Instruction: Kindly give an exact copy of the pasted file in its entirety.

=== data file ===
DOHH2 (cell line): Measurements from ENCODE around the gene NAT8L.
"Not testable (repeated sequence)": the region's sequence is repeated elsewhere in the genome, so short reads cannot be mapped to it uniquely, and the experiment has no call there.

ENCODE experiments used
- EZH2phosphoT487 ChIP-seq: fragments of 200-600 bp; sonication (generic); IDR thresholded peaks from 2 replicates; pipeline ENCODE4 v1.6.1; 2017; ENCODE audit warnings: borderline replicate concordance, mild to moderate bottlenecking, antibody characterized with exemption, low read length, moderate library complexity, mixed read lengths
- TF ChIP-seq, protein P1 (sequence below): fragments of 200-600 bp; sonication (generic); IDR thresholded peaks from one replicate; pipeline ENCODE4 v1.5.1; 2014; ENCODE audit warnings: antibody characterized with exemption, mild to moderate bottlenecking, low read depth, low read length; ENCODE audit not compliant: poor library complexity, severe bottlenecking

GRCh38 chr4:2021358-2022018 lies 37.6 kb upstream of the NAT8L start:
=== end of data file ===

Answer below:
DOHH2 (cell line): Measurements from ENCODE around the gene NAT8L.
"Not testable (repeated sequence)": the region's sequence is repeated elsewhere in the genome, so short reads cannot be mapped to it uniquely, and the experiment has no call there.

ENCODE experiments used
- EZH2phosphoT487 ChIP-seq: fragments of 200-600 bp; sonication (generic); IDR thresholded peaks from 2 replicates; pipeline ENCODE4 v1.6.1; 2017; ENCODE audit warnings: borderline replicate concordance, mild to moderate bottlenecking, antibody characterized with exemption, low read length, moderate library complexity, mixed read lengths
- TF ChIP-seq, protein P1 (sequence below): fragments of 200-600 bp; sonication (generic); IDR thresholded peaks from one replicate; pipeline ENCODE4 v1.5.1; 2014; ENCODE audit warnings: antibody characterized with exemption, mild to moderate bottlenecking, low read depth, low read length; ENCODE audit not compliant: poor library complexity, severe bottlenecking

GRCh38 chr4:2021358-2022018 lies 37.6 kb upstream of the NAT8L start: